Is climate governance at an inflection point? A recent AICD study in collaboration with Pollination indicates pressure on organisations to deal with this issue will only increase.

    Recently, the AICD, in collaboration with investment and advisory firm Pollination, conducted a study of director attitudes and board practices on climate governance.

    The research, the second study of its kind carried out by the AICD, highlighted a shift in boardrooms since the inaugural study in 2021. In short, there is a move from organisations outlining their climate ambition, towards directors navigating the complexity of implementation with management.

    What has become clear, particularly in private discussions with senior directors, is that the pathway to net zero for many is highly uncertain — requiring better stakeholder alignment, concerted long-term investment, clear policy settings and major technological and sectoral change.

    There needs to be an open, robust conversation between government, business, investors and other stakeholders on the current pain points and how they can be addressed collectively.

    Few climate challenges can be solved in isolation — government must provide an enabling policy environment that offers greater certainty, supports the transition and punishes deliberate greenwashing. Investors must be willing to provide patient capital, and acknowledge the complexity inherent in key sectoral transitions. And organisational leaders must have the focus and risk appetite to reimagine their strategies in a rapidly decarbonising world.

    Highlighted below are some of the areas where we saw better climate governance practice emerging in the Australian market.

    Long-term outlook despite near-term challenges

    The challenge of juggling near-term demands and long-term value creation looms large for all boards. In the area of climate, these pressures are acute, with significant capital expenditure often required to finance transition plans highly dependent on assumptions and factors external to organisations. It was often seen as the board’s role to encourage management to take a longer-term view on climate, despite the complex suite of issues facing organisations day to day.

    Although consideration of an organisation’s impact and reliance on nature is seen by some as the next sustainability frontier, integration with a holistic climate and sustainability strategy was seen as better practice — rather than waiting for regulators or investors to ratchet up demands.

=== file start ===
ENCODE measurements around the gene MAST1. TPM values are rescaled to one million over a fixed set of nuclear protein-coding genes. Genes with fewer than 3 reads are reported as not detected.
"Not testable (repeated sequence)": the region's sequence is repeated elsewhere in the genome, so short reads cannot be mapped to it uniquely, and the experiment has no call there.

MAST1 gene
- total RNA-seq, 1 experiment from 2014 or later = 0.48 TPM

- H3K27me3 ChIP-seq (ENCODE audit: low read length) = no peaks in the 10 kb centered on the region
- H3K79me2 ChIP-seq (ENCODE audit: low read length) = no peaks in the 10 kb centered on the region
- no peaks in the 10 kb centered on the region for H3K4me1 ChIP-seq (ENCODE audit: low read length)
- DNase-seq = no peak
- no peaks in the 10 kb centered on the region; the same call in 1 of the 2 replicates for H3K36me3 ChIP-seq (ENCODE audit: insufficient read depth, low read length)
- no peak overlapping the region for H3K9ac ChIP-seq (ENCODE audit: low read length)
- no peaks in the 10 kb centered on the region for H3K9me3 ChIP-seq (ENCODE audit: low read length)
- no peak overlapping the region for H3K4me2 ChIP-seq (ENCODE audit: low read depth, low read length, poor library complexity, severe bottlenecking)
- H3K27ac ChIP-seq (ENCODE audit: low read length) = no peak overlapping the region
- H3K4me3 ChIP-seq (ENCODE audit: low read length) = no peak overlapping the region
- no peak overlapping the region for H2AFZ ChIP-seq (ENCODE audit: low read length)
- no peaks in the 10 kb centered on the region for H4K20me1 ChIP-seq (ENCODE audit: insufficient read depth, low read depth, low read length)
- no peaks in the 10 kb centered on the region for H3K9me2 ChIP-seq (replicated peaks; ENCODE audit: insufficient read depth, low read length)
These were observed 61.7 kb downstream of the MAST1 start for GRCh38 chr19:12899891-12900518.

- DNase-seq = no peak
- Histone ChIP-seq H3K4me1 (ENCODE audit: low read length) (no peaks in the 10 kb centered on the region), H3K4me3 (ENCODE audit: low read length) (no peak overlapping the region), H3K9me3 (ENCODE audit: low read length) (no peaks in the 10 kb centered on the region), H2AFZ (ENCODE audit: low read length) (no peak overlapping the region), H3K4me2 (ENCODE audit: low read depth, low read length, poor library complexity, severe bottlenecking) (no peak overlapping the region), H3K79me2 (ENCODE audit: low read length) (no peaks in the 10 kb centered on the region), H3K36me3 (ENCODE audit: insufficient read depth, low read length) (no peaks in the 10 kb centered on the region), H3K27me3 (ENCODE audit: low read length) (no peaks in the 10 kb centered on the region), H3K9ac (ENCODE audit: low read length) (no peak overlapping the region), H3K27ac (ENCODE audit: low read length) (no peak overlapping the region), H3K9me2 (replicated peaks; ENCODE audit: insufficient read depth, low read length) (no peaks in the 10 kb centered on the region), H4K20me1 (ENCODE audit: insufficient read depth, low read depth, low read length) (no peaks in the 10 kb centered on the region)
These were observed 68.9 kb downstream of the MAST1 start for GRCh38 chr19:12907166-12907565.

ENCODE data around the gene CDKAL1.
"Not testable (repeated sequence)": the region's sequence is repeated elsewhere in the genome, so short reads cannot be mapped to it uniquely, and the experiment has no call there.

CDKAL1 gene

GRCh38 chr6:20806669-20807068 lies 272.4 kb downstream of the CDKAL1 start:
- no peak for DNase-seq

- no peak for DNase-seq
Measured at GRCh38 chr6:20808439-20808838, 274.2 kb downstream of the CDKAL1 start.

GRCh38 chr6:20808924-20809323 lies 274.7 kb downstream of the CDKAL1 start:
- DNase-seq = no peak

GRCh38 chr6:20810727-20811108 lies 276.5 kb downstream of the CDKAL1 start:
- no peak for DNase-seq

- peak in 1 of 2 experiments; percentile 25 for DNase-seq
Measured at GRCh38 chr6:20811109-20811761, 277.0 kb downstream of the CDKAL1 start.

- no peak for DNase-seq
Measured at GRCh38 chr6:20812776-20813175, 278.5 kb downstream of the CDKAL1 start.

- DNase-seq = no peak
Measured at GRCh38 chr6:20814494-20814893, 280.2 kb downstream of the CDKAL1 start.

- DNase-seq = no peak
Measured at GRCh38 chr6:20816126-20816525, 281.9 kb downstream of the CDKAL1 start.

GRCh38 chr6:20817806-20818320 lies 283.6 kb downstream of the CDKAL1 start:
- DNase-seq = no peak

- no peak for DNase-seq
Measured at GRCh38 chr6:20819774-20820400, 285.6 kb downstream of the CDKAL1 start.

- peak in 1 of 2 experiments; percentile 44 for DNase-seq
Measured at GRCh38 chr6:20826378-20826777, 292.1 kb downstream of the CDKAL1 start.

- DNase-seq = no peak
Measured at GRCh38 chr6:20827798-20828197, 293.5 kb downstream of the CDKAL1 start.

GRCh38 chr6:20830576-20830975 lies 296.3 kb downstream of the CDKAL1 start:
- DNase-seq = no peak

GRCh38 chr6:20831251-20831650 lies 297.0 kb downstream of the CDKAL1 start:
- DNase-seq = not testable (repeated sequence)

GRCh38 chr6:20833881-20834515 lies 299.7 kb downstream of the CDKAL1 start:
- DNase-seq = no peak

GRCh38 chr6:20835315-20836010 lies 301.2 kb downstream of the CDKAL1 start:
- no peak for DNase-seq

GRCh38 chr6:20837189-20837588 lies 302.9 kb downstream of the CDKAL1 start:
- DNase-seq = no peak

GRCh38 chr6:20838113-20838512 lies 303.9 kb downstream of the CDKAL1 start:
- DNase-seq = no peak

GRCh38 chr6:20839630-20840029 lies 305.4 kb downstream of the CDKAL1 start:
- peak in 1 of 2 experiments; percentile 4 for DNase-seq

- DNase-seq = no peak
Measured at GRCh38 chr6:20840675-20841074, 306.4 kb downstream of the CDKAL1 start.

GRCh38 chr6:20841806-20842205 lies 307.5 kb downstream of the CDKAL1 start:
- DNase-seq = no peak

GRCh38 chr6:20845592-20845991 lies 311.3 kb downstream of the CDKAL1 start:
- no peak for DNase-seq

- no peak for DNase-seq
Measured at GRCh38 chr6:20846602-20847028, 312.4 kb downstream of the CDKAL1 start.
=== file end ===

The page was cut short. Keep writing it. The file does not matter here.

Glossing over the costs of transition and stakeholder impacts is not a viable option. Leading organisations are being explicit, both internally and externally, with key stakeholders on the trade- offs that need to be made, and what that means in practice and over different time horizons.

    Whole-of-organisation approach

    A clear message from the study is that climate is a mainstream strategy and risk issue for most boards. Previously, the topic may have been seen as going to corporate reputation and community standing. Today, it is an area where the hard skills of finance, risk, audit and legal teams must be brought to bear.

    Increasingly, we are seeing sustainability teams sitting under CFOs as a clear signal of the increased importance and scrutiny being applied. Similarly, climate-related goals are feeding into pay and performance frameworks as an important signal of organisational priority, despite some investor pushback.

    Climate governance 


    of directors want their boards to pay more attention to climate governance 


    of directors see nature and biodiversity as a material risk to their organisations 


    of directors cite Australian policy uncertainty as the top barrier dragging on climate policy and regulation transition 


    of listed directors feel growing regulator pressure to act on climate change 


    of directors are confident in their board’s climate competence 

    Source: AICD

    Credible, science-based transition

    Perhaps one of the most striking shifts in recent years has been rapidly rising investor, regulator and stakeholder expectations of what a “good” corporate transition plan looks like, despite the lack of a clear benchmark.

    Previously, a public commitment to an aspirational climate target with some preliminary planning may have been seen as acceptable to regulators and investors.